Prompted by the need to limit the growing burden of disease and to improve the quality of life for older Australians, invited speakers came together from the Centenary Institute, QIMR Berghofer, the University of Sydney and the Walter and Eliza Hall Institute.
Topics explored at the colloquium included frailty and dementia; nutrition and ageing; long COVID and the older population; ageing blood vessels and potential links with Alzheimer’s disease; and mitochondria-targeted therapeutics to prevent age-associated muscle weakness.
Associate Professor Andy Philp, Head of the Centenary Institute’s Biology of Ageing Laboratory and colloquium convener said medical research into age-related disease was essential to improving global health outcomes.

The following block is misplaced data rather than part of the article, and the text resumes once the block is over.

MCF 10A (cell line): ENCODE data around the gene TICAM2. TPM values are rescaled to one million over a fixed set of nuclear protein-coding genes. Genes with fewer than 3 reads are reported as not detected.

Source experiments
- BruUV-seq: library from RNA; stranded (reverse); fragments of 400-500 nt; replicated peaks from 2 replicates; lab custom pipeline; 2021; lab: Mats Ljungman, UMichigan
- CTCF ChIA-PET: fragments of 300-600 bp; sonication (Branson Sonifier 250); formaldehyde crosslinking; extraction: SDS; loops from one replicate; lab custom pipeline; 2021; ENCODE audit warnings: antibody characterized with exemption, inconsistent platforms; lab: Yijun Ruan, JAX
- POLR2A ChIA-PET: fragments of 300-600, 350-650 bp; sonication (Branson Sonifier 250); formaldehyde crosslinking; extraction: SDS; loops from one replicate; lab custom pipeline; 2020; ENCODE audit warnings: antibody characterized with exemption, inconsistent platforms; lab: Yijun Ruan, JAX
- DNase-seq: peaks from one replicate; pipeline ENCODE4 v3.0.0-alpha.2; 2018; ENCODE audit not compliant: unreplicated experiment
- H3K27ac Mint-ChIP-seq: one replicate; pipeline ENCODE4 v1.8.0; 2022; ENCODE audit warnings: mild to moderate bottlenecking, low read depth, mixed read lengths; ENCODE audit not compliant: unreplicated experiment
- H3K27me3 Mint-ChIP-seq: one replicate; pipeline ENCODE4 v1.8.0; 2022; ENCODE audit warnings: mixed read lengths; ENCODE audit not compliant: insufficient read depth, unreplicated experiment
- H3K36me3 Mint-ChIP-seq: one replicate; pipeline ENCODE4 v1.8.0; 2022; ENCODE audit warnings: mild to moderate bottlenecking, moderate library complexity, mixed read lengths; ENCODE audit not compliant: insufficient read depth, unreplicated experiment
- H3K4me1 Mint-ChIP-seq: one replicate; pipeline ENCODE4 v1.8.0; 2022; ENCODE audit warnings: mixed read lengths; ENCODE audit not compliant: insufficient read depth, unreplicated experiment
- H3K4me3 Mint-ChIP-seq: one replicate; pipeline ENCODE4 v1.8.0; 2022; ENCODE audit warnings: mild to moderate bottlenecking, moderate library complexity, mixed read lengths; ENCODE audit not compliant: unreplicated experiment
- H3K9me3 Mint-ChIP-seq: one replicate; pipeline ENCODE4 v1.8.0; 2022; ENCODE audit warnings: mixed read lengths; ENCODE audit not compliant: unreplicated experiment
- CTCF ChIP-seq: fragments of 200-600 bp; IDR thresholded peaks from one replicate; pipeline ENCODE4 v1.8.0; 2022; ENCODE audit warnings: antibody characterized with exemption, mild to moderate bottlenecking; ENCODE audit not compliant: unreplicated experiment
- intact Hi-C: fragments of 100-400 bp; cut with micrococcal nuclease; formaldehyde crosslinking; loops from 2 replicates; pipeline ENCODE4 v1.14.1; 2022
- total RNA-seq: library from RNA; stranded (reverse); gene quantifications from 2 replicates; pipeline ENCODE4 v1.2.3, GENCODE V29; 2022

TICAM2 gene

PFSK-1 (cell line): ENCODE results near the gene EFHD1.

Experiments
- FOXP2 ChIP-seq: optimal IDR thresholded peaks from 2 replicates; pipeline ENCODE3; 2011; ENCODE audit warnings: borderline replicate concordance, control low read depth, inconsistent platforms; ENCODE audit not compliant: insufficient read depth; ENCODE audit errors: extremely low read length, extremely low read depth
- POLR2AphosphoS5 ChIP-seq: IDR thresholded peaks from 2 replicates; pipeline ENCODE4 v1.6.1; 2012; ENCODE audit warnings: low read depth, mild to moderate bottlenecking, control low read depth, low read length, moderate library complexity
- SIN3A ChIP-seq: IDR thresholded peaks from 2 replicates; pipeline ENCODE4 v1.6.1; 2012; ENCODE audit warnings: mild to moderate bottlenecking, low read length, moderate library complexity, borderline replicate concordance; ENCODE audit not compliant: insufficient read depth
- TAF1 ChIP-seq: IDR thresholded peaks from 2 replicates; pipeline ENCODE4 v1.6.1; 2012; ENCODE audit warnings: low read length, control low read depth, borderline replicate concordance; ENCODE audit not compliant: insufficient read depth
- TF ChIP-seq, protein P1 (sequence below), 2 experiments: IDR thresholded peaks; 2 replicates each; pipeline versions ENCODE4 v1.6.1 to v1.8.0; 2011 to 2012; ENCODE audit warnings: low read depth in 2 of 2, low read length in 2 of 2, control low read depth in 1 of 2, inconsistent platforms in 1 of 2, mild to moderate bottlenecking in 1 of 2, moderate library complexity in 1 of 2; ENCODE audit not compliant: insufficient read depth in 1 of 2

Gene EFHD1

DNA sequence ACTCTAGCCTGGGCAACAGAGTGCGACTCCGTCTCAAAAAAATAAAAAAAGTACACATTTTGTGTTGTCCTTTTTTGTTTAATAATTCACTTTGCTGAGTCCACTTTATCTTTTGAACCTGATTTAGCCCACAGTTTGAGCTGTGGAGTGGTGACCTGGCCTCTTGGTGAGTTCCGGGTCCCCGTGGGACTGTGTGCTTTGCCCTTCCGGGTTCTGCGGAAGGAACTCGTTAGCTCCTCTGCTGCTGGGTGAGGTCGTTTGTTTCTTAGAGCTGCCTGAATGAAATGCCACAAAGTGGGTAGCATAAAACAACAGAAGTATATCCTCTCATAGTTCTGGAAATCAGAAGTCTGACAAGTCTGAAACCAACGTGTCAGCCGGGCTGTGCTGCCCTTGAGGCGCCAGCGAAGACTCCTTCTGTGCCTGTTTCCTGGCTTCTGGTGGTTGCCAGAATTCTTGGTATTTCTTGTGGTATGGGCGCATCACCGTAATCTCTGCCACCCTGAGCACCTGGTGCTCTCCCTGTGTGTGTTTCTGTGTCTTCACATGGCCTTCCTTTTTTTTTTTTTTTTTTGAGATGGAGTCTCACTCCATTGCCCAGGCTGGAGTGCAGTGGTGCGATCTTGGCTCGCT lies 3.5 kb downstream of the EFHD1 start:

“Chronic, life-limiting illnesses like Alzheimer’s, heart disease, musculoskeletal decline, stroke or cancer rises significantly as individuals grow older,” said Dr Philp.
“It’s imperative that new strategies are developed to limit the growing burden of disease and to help improve and to save lives.”
Dr Philp said that the Centenary Institute was actively prioritising research into the biology of ageing and disease – and building alliances with like-minded organisations – to pioneer new therapies to promote healthy ageing.